Located just off the coast of far north-west Australia and stretching over 200km, the mesmerising Ningaloo Reef is one of the country’s lesser known natural wonders. This World Heritage listed region is home to an abundance of diverse and captivating marine life, including more than 500 species of fish, 300 species of coral, and several ray and turtle species. As exciting as these permanent residents are, it’s the temporary visitors that really make this region special – throughout the winter months, dolphins, dugongs, manta rays and humpback whales migrate through the area. And from March to June, the area is visited by the spellbinding gentle giants of the ocean; whale sharks.
It is hard not to compare the Ningaloo Reef to its east coast counterpart, the famous Great Barrier Reef. While the GBR is much more extensive and developed, the remote location of the Ningaloo region greatly increases its charm. The towns of Exmouth, Coral Bay and Carnarvon provide access to the reef and contain a combined population of less than 10,000 people. As well as this, while the majestic outer reef of the Ningaloo can only be reached by boat, the inner reef is just off the shore. This means that, compared with the Great Barrier Reef, the Ningaloo Reef can be accessed easily, with stunning coral living just a short swim from the beach.
Swimming with Giants
Feeding on the large plankton population in the area that follows coral blooming, the Ningaloo region is perhaps best known for its large population of whale sharks that call the area home between April and July. These immense and graceful creatures are the largest fish in the world, and swimming alongside them in their natural habitat is deservedly a bucket list item for many. At their largest, whale sharks can grow up to a massive 18 metres long, but those that visit the Ningaloo region are often younger specimens, usually averaging a still impressive 6 metres.
Whale shark diving and snorkelling tours are offered from both Exmouth and Coral Bay throughout the feeding season. These full-day tours usually begin with a warm up dive or snorkel, followed by a search for nearby whale sharks aided by spotter planes. Once the sharks are located, tour boats speed towards their position to maximise the time spent in the water with these gentle giants. Great care is taken by operators to ensure eco-friendly interactions with the sharks, including a quick run-down of the animals’ expected behaviour and the necessary distance to keep while snorkelling or diving. The whale shark season happily coincides with migrating populations of dugongs and dolphins, some or all of which can usually be spotted on the boat ride back to shore.
Diving at the Coral
Swimming with whale sharks is not the only aquatic activity available on the Ningaloo Reef. With warm, clear water and diverse marine life, the Ningaloo region is a stunning diving destination. Dive trips are offered from Exmouth and Coral Bay and are likely to feature turtles, manta rays, reef sharks, varied and colourful coral species, and a plethora of fish species all-year-round. There are countless dive sites throughout the region, ranging from a stunning shore dive from the Exmouth Navy Pier to dives around the uninhabited Muir Islands 10 miles from the coast. The unique and wonderful sub-marine landscape of this area means that, regardless of the site, any dive in the Ningaloo region is guaranteed to be amazing.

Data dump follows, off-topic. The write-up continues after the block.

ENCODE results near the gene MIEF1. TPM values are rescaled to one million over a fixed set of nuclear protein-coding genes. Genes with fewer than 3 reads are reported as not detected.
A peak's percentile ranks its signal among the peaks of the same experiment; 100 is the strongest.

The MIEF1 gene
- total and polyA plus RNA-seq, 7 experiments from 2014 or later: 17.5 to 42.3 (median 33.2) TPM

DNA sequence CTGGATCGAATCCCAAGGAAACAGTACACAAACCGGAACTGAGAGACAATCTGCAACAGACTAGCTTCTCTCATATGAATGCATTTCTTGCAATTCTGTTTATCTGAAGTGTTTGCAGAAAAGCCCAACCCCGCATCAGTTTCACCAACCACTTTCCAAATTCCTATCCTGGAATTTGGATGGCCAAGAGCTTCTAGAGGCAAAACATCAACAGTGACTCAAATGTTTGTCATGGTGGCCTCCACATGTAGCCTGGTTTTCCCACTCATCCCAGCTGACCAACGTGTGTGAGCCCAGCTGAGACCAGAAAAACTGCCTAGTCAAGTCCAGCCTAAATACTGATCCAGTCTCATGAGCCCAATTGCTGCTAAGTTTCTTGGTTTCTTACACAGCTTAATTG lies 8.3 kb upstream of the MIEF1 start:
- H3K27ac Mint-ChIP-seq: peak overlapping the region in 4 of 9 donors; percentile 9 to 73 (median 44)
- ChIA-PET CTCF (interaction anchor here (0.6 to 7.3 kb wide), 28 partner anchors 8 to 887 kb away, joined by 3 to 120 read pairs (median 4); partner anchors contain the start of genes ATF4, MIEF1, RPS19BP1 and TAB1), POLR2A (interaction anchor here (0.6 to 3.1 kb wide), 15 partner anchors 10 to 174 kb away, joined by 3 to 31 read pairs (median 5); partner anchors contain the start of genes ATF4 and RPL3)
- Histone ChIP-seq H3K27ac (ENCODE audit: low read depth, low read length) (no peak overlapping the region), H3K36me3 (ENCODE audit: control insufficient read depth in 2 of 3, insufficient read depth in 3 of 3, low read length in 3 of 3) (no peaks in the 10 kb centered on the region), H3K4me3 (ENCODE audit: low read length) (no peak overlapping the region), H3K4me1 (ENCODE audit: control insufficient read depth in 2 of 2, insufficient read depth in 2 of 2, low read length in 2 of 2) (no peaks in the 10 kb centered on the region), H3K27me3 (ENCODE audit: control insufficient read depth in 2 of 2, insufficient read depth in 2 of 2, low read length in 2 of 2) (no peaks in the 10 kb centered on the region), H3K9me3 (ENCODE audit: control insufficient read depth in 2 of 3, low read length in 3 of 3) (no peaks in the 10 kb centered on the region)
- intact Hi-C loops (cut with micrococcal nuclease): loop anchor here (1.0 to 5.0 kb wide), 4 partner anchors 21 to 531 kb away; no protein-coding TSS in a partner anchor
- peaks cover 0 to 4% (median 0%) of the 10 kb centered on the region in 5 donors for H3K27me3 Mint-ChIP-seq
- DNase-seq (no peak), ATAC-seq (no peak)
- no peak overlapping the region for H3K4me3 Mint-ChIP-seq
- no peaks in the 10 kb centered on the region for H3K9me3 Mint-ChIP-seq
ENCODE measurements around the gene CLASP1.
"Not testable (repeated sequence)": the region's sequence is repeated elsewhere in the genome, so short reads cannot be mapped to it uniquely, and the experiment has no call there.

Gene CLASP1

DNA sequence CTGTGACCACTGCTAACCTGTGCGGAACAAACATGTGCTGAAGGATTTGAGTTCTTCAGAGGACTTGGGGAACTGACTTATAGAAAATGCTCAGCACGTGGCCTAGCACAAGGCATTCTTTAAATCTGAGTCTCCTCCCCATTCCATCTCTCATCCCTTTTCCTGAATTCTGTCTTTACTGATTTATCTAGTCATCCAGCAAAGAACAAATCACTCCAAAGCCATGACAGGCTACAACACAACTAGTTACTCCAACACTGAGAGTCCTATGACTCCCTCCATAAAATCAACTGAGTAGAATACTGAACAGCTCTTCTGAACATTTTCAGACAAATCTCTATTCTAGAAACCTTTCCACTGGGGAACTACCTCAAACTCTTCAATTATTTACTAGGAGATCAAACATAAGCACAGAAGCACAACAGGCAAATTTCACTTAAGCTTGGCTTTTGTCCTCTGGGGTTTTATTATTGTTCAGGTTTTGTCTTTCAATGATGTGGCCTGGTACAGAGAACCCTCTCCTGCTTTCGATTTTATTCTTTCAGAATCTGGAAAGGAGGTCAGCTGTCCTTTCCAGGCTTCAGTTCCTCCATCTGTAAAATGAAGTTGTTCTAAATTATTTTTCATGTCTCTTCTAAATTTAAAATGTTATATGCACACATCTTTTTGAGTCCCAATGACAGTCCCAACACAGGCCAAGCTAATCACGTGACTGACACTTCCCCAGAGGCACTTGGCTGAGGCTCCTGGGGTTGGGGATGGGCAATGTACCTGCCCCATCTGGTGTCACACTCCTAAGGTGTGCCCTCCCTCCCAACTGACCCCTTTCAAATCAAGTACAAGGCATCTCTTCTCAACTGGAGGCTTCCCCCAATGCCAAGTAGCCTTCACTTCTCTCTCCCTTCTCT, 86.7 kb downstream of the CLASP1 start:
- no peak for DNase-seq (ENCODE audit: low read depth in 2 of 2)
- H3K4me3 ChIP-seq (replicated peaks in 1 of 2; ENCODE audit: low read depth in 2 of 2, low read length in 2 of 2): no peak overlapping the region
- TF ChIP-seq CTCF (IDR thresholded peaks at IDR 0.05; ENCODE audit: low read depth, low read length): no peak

There are plenty of snorkelling options throughout the Ningaloo region, and, as the reef exists just off the coast in many places, a great snorkelling experience can be enjoyed just a short wade or swim away. The town of Coral Bay hosts two fantastic sites within walking distance of the main street, Bills Bay and Purdy Point. The coral reef starts just 50 metres from the beach at Bills Bay, and houses various large and small fish life and the occasional manta ray. At Purdy Point, a slightly longer swim from the shore, there is amazing sea life, large coral formations, and abundant sea cucumbers, rays and fish to explore. A gentle northwards moving drift occurs at Purdy Point and Bills Bay, allowing for a leisurely and scenic snorkel when entering from the south end of the sites.
Further up the coast towards Exmouth, the pristine sands and crystal clear water of Turquoise Bay offers another fantastic snorkelling location. The bay itself has some easy snorkelling over sand and coral bommies, but for a much more rewarding experience, snorkelers can complete the Turquoise Bay Drift. This requires a short walk down the beach and a swim out from the shore, before drifting over vibrant coral gardens filled with colourful fish. Finally, a fantastic site for fish life is Oyster Stacks, a shallow site that should only be visited at high or incoming tide. This site is named for the oyster covered islets protruding from the reef.
Getting to the Ningaloo Reef
The Ningaloo Region covers the western part of a finger of land jutting out from Western Australia, approximately 1,000km north of Perth, the state’s capital city. Regular flights operate from Perth to Learmonth Airport, which is about 40km from Exmouth. Accommodation is available throughout the towns of Exmouth and Coral Bay, from resorts to caravan parks and youth hostels.
The Ningaloo Reef in far north-western Australia is one of the continents less visited treasures. With pristine beaches, endless diving and snorkelling sites, and the opportunity to get up close and personal with colossal whale sharks, there are countless reasons to visit this stunning region
Video credit: Tourism Western Australia, Produced and edited by Spektrum
Main Image Credit: Tourism Western Australia